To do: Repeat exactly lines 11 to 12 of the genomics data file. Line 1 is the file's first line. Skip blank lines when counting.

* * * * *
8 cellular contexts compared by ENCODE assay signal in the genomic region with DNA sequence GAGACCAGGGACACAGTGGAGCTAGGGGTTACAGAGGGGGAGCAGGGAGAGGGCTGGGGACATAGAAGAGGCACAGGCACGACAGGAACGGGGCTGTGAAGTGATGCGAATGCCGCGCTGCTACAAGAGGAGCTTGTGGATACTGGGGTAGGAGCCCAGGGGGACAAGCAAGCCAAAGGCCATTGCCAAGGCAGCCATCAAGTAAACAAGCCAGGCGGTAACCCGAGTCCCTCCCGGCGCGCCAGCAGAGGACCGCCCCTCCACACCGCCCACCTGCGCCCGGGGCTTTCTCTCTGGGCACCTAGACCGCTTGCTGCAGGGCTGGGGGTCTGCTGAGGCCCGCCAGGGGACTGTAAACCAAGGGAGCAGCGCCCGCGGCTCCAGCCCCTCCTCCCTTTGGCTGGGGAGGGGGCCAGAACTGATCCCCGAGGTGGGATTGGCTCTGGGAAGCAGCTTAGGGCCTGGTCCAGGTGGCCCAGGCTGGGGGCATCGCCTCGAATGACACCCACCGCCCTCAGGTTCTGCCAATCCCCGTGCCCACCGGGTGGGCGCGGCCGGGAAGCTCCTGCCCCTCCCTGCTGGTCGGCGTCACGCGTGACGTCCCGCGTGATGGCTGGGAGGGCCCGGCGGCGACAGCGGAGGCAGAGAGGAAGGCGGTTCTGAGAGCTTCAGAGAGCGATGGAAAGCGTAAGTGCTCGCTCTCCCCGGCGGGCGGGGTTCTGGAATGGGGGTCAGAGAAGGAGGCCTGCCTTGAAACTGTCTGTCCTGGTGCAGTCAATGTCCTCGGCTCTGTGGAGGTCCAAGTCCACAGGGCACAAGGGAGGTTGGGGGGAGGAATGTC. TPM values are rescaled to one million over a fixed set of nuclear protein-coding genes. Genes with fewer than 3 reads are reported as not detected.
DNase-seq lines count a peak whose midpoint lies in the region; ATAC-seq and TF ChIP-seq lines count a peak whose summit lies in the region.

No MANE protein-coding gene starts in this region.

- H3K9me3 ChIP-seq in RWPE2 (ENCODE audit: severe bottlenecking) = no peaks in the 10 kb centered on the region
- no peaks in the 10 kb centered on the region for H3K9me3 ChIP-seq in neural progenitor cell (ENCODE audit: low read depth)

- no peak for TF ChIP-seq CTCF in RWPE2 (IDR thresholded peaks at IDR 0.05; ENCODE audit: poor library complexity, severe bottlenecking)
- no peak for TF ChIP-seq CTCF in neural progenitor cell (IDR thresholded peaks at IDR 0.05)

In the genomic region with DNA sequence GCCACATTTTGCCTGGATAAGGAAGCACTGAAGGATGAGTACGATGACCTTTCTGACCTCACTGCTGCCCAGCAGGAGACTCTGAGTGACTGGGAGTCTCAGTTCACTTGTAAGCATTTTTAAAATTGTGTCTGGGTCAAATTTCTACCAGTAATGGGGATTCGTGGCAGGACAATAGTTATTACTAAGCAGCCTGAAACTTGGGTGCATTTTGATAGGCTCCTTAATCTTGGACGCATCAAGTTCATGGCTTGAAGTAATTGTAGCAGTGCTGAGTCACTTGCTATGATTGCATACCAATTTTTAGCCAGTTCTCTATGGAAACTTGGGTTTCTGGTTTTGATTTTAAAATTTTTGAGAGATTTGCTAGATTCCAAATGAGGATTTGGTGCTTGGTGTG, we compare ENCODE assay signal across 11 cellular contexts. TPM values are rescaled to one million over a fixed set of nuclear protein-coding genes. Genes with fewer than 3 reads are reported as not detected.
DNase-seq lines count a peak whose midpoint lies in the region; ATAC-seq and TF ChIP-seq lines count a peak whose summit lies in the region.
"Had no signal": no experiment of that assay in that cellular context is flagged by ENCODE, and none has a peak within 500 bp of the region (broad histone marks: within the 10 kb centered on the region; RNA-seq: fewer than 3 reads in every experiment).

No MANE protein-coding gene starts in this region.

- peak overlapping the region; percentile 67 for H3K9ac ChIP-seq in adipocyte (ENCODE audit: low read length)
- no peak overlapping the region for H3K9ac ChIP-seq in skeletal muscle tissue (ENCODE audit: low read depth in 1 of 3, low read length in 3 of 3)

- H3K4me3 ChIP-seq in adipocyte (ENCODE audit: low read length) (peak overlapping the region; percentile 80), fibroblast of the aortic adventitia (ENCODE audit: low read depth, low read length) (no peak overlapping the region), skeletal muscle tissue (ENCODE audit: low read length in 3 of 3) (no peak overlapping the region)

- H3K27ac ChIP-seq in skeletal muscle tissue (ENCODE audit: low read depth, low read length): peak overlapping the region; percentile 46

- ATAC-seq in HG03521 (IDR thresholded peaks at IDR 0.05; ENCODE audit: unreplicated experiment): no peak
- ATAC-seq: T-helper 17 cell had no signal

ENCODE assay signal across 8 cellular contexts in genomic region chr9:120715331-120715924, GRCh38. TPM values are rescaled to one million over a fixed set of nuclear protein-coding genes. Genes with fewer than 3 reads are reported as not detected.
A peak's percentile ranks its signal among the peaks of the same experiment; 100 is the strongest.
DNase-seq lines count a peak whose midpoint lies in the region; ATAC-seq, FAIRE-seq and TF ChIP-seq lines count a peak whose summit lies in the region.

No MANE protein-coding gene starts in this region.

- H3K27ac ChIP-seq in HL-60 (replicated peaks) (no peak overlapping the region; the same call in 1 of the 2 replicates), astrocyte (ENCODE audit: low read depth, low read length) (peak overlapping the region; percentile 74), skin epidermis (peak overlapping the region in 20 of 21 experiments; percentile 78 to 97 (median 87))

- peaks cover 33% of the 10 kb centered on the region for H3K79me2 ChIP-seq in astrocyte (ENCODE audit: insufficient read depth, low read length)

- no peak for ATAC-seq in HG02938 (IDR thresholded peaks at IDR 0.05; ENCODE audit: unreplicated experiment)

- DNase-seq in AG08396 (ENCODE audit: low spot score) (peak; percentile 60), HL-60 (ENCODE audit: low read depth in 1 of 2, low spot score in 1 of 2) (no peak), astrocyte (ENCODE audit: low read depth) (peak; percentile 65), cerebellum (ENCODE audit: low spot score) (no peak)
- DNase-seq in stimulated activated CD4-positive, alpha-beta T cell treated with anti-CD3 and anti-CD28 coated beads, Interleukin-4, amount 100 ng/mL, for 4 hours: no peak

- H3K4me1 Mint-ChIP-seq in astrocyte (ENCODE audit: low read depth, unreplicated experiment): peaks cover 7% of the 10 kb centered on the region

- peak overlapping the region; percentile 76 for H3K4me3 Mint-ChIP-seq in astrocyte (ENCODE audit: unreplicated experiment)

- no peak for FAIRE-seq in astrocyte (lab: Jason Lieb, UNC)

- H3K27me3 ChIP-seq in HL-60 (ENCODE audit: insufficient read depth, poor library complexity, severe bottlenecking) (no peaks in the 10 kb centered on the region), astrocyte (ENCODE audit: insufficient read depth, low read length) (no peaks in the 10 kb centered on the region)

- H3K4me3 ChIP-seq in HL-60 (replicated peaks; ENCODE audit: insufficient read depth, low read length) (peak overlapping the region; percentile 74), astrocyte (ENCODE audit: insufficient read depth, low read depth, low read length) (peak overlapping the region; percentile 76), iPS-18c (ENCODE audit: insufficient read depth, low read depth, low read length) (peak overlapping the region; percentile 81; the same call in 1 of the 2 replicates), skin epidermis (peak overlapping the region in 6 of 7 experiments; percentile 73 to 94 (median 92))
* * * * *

No MANE protein-coding gene starts in this region.

- peak overlapping the region; percentile 67 for H3K9ac ChIP-seq in adipocyte (ENCODE audit: low read length)